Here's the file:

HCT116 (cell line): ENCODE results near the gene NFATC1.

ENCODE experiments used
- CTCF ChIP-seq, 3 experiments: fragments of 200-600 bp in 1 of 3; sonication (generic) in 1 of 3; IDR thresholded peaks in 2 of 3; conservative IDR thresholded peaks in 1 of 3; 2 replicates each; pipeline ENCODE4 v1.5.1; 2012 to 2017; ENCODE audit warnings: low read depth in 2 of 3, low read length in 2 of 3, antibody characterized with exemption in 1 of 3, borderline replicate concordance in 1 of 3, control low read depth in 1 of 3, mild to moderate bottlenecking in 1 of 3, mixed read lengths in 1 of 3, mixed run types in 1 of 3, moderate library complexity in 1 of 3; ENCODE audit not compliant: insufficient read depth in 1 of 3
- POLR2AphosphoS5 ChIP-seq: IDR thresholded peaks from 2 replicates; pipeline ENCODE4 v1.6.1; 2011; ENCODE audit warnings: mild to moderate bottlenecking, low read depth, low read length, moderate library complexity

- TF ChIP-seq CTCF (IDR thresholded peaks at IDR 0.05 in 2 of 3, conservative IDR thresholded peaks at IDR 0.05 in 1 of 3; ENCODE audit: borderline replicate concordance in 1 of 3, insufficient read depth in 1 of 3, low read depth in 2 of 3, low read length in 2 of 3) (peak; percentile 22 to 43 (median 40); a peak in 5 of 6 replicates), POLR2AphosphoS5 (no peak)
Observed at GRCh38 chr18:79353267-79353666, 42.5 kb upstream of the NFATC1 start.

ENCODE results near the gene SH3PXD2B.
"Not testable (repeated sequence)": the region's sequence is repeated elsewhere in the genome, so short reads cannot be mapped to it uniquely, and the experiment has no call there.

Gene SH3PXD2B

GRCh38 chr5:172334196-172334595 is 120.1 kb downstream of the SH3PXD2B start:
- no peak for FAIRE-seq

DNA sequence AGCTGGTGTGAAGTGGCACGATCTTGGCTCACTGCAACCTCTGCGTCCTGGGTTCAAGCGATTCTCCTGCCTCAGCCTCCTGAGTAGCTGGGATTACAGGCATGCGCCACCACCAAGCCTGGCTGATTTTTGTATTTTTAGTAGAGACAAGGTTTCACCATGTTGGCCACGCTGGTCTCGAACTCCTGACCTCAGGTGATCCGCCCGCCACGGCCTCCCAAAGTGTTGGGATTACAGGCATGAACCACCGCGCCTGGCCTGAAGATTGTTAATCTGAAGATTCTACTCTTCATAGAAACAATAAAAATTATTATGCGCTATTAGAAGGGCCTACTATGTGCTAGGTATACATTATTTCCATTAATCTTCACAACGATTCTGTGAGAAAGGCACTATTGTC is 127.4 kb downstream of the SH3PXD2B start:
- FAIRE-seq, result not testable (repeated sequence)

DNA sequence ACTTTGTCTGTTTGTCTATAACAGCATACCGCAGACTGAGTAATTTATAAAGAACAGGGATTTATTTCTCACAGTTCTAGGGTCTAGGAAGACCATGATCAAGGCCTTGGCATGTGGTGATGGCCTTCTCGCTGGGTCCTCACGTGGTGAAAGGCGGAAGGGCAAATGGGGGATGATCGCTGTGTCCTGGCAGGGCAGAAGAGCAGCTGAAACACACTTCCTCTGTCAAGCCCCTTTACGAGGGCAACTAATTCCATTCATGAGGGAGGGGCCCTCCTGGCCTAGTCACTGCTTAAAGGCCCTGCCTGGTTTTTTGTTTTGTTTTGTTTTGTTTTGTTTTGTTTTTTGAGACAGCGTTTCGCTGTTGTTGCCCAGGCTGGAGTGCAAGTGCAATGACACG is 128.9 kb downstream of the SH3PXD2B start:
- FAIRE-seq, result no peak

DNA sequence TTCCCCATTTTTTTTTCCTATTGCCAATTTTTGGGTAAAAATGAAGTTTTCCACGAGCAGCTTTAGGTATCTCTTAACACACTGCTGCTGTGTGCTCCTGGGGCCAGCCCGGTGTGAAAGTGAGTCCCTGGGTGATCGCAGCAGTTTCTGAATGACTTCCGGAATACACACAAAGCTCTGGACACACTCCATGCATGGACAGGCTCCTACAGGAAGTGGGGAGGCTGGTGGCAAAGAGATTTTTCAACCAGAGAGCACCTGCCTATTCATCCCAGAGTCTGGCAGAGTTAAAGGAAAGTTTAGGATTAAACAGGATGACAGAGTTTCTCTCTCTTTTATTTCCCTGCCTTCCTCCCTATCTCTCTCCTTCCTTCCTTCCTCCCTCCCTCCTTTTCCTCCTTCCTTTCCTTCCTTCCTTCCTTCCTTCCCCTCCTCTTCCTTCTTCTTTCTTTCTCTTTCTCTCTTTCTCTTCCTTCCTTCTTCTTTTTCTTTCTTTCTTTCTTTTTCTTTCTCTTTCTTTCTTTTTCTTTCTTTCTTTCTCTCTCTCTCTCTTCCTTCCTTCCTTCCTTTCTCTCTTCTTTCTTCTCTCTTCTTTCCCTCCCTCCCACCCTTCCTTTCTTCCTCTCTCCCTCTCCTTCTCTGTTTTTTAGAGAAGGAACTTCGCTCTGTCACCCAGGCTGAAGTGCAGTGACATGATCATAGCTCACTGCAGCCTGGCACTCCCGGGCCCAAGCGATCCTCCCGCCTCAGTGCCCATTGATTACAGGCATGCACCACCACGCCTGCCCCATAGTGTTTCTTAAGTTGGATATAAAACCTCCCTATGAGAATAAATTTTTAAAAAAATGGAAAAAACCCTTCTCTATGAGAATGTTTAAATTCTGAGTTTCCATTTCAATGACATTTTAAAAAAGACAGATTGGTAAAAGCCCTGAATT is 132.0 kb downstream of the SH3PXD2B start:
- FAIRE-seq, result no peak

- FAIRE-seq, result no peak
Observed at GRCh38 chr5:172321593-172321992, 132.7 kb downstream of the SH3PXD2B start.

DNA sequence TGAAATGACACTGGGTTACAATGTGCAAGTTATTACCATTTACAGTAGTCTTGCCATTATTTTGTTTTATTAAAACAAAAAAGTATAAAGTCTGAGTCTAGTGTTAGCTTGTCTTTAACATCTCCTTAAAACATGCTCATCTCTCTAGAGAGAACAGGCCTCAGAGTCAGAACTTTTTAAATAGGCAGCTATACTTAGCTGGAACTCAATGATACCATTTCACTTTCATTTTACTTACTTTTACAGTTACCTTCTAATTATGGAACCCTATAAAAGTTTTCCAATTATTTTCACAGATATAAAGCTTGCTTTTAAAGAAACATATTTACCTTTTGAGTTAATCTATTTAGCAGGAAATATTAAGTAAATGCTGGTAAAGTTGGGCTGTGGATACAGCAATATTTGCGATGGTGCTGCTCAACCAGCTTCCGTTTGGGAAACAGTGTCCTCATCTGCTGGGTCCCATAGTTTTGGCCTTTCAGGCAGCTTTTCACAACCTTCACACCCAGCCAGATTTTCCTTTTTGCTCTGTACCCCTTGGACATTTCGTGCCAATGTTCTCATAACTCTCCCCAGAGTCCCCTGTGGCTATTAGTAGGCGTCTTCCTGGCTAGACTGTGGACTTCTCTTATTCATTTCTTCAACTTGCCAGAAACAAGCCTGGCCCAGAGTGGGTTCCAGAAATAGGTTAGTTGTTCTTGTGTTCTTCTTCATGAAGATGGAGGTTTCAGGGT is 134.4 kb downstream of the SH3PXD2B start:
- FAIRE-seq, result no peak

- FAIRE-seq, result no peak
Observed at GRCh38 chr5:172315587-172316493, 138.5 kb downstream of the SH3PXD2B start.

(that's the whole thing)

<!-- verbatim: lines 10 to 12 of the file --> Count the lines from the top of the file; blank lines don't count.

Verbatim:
GRCh38 chr5:172334196-172334595 is 120.1 kb downstream of the SH3PXD2B start:
- no peak for FAIRE-seq

DNA sequence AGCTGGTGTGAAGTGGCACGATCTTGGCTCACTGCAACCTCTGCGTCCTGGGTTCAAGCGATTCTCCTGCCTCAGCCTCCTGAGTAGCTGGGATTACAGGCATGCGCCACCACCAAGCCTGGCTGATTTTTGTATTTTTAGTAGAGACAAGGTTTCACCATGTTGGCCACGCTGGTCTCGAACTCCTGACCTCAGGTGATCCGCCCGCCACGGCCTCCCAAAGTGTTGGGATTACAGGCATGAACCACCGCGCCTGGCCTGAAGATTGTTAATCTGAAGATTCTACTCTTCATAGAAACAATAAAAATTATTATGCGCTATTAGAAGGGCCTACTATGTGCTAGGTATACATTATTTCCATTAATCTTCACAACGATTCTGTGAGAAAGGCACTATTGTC is 127.4 kb downstream of the SH3PXD2B start: